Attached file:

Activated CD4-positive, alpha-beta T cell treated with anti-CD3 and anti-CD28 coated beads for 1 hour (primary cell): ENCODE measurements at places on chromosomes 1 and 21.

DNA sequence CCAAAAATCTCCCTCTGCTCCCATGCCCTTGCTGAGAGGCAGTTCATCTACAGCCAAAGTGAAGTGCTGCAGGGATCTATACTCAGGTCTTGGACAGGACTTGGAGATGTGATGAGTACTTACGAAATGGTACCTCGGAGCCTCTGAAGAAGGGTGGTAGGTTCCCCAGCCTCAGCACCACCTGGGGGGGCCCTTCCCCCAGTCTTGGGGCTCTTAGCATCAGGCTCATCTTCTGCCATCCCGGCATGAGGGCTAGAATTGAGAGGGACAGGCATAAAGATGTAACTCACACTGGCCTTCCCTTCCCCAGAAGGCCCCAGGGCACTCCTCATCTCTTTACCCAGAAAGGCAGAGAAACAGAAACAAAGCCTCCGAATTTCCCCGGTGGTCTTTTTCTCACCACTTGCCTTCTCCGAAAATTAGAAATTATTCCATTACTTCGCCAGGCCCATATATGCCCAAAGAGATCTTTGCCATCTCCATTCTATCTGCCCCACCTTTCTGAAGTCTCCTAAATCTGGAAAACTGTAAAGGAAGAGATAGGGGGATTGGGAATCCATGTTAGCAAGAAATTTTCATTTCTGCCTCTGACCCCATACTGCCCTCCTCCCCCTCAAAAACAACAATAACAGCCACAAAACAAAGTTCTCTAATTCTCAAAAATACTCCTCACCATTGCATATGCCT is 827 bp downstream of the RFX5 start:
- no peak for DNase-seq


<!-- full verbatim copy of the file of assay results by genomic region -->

Activated CD4-positive, alpha-beta T cell treated with anti-CD3 and anti-CD28 coated beads for 1 hour (primary cell): ENCODE measurements at places on chromosomes 1 and 21.

DNA sequence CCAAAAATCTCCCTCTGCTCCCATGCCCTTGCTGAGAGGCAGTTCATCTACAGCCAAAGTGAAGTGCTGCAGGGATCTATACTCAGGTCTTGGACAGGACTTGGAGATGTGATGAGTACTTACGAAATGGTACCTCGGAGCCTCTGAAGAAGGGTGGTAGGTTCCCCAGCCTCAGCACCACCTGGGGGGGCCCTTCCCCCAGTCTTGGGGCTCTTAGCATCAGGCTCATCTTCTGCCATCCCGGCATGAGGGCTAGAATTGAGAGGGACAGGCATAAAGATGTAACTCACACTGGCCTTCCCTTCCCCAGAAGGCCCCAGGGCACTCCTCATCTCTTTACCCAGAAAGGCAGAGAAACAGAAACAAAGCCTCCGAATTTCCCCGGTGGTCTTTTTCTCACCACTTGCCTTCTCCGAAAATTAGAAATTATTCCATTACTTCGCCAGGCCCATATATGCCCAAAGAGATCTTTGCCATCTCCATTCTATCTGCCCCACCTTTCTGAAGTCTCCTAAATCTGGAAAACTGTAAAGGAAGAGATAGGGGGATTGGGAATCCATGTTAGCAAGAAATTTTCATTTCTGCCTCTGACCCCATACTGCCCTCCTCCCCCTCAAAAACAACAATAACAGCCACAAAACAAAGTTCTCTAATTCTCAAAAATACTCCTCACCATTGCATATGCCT is 827 bp downstream of the RFX5 start:
- no peak for DNase-seq